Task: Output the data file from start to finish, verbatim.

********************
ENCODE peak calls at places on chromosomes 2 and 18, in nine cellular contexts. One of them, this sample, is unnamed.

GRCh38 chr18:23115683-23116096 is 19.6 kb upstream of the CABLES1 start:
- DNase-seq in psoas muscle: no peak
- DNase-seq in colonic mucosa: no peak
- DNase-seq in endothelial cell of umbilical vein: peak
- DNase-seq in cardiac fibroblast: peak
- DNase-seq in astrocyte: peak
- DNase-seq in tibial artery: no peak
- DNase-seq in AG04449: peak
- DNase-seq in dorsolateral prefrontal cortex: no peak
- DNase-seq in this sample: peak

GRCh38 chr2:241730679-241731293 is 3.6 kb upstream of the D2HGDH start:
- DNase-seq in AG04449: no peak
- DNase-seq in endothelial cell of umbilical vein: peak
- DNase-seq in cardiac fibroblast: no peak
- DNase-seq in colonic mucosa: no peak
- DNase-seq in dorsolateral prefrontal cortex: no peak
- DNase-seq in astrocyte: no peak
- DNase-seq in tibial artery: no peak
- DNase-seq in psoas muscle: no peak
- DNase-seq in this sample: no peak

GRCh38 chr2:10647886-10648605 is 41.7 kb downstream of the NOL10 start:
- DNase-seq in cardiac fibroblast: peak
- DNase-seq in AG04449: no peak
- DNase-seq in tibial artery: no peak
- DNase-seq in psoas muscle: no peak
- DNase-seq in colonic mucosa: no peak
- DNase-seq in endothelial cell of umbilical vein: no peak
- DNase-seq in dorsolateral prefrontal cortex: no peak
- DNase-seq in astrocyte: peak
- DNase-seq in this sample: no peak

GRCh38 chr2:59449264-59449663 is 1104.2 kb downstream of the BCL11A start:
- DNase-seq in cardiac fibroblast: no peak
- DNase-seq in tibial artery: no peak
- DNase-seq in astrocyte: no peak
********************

ENCODE peak calls at places on chromosomes 2 and 18, in nine cellular contexts. One of them, this sample, is unnamed.

GRCh38 chr18:23115683-23116096 is 19.6 kb upstream of the CABLES1 start:
- DNase-seq in psoas muscle: no peak
- DNase-seq in colonic mucosa: no peak
- DNase-seq in endothelial cell of umbilical vein: peak
- DNase-seq in cardiac fibroblast: peak
- DNase-seq in astrocyte: peak
- DNase-seq in tibial artery: no peak
- DNase-seq in AG04449: peak
- DNase-seq in dorsolateral prefrontal cortex: no peak
- DNase-seq in this sample: peak

GRCh38 chr2:241730679-241731293 is 3.6 kb upstream of the D2HGDH start:
- DNase-seq in AG04449: no peak
- DNase-seq in endothelial cell of umbilical vein: peak
- DNase-seq in cardiac fibroblast: no peak
- DNase-seq in colonic mucosa: no peak
- DNase-seq in dorsolateral prefrontal cortex: no peak
- DNase-seq in astrocyte: no peak
- DNase-seq in tibial artery: no peak
- DNase-seq in psoas muscle: no peak
- DNase-seq in this sample: no peak

GRCh38 chr2:10647886-10648605 is 41.7 kb downstream of the NOL10 start:
- DNase-seq in cardiac fibroblast: peak
- DNase-seq in AG04449: no peak
- DNase-seq in tibial artery: no peak
- DNase-seq in psoas muscle: no peak
- DNase-seq in colonic mucosa: no peak
- DNase-seq in endothelial cell of umbilical vein: no peak
- DNase-seq in dorsolateral prefrontal cortex: no peak
- DNase-seq in astrocyte: peak
- DNase-seq in this sample: no peak

GRCh38 chr2:59449264-59449663 is 1104.2 kb downstream of the BCL11A start:
- DNase-seq in cardiac fibroblast: no peak
- DNase-seq in tibial artery: no peak
- DNase-seq in astrocyte: no peak